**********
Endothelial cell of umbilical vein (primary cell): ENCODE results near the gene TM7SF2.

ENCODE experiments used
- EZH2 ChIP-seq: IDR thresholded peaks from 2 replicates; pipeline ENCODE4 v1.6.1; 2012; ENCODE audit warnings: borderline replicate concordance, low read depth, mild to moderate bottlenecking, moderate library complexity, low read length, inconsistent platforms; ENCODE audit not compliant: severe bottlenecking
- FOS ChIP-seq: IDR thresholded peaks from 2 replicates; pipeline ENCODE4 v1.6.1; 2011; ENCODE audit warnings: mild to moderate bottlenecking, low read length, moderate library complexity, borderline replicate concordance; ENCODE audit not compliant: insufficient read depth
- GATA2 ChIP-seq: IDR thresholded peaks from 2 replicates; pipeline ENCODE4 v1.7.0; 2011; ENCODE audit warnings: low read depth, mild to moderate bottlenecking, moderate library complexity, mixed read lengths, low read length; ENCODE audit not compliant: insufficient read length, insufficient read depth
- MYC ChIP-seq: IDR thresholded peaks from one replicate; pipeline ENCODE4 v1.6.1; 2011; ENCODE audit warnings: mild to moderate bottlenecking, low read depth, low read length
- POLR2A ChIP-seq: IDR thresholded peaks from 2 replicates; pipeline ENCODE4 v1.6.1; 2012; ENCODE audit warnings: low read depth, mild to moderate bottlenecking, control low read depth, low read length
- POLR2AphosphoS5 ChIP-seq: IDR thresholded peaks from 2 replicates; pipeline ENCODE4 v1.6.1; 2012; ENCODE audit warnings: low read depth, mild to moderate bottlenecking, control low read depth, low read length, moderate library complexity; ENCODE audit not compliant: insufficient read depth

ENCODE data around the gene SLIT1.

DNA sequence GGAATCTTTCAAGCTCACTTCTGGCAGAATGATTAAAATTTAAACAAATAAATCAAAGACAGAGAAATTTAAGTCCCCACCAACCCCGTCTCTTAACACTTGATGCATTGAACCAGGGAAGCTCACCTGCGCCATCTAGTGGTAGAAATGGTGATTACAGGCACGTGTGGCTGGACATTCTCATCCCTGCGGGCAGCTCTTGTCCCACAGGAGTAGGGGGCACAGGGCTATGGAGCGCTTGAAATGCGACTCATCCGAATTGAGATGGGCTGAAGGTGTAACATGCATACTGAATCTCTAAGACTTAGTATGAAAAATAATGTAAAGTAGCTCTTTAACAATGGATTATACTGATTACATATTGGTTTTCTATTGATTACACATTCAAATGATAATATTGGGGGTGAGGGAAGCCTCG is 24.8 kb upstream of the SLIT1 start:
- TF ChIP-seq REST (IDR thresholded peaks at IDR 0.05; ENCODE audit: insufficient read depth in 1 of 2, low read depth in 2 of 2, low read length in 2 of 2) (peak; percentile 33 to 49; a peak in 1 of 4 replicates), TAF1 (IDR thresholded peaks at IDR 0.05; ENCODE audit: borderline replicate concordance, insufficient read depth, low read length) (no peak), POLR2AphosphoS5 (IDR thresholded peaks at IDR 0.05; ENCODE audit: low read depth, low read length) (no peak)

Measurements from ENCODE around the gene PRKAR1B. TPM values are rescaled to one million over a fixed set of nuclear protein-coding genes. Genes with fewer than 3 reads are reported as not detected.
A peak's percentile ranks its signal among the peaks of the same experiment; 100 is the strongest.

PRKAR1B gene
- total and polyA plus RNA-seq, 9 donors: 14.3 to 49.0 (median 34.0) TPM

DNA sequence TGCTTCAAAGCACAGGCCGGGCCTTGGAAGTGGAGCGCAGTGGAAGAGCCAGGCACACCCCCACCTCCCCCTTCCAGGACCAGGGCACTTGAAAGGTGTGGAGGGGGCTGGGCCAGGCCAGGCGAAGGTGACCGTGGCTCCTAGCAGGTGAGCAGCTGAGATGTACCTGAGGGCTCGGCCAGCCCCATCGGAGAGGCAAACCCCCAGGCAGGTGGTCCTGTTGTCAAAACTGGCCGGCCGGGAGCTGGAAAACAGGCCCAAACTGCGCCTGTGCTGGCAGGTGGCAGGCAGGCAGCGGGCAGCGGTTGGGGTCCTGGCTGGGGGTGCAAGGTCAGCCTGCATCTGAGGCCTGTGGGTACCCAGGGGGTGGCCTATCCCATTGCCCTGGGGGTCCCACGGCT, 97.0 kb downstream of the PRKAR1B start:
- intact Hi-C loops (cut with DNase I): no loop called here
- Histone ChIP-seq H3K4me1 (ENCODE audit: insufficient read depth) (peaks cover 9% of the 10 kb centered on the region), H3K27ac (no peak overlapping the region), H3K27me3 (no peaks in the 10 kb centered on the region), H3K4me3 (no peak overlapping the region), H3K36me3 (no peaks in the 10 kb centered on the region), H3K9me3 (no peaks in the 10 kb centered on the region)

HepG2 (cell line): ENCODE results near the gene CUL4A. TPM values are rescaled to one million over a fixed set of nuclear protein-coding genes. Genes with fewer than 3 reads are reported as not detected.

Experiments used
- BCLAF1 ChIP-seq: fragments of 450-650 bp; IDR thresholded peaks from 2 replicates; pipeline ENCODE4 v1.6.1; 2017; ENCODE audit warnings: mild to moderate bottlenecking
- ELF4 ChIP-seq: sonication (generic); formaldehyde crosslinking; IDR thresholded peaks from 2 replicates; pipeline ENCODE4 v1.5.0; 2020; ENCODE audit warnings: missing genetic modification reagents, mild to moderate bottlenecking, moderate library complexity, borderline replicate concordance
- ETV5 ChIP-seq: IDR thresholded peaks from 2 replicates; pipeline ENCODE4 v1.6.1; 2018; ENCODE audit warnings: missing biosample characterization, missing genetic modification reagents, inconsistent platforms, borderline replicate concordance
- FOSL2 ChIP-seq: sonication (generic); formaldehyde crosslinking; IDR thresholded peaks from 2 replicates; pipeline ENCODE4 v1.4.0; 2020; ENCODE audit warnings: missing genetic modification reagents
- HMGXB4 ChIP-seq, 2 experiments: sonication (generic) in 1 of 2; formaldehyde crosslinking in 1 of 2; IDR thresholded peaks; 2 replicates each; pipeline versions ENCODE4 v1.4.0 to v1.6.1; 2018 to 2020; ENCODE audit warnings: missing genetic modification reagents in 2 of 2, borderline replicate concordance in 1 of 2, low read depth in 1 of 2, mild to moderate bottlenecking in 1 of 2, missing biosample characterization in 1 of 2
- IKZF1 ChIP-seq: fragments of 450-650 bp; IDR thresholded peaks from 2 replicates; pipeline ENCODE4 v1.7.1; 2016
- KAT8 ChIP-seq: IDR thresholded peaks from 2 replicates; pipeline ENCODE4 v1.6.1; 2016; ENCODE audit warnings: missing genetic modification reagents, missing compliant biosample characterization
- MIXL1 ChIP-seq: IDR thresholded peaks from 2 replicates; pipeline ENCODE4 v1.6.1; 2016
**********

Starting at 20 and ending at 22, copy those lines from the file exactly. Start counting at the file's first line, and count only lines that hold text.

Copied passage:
Experiments used
- BCLAF1 ChIP-seq: fragments of 450-650 bp; IDR thresholded peaks from 2 replicates; pipeline ENCODE4 v1.6.1; 2017; ENCODE audit warnings: mild to moderate bottlenecking
- ELF4 ChIP-seq: sonication (generic); formaldehyde crosslinking; IDR thresholded peaks from 2 replicates; pipeline ENCODE4 v1.5.0; 2020; ENCODE audit warnings: missing genetic modification reagents, mild to moderate bottlenecking, moderate library complexity, borderline replicate concordance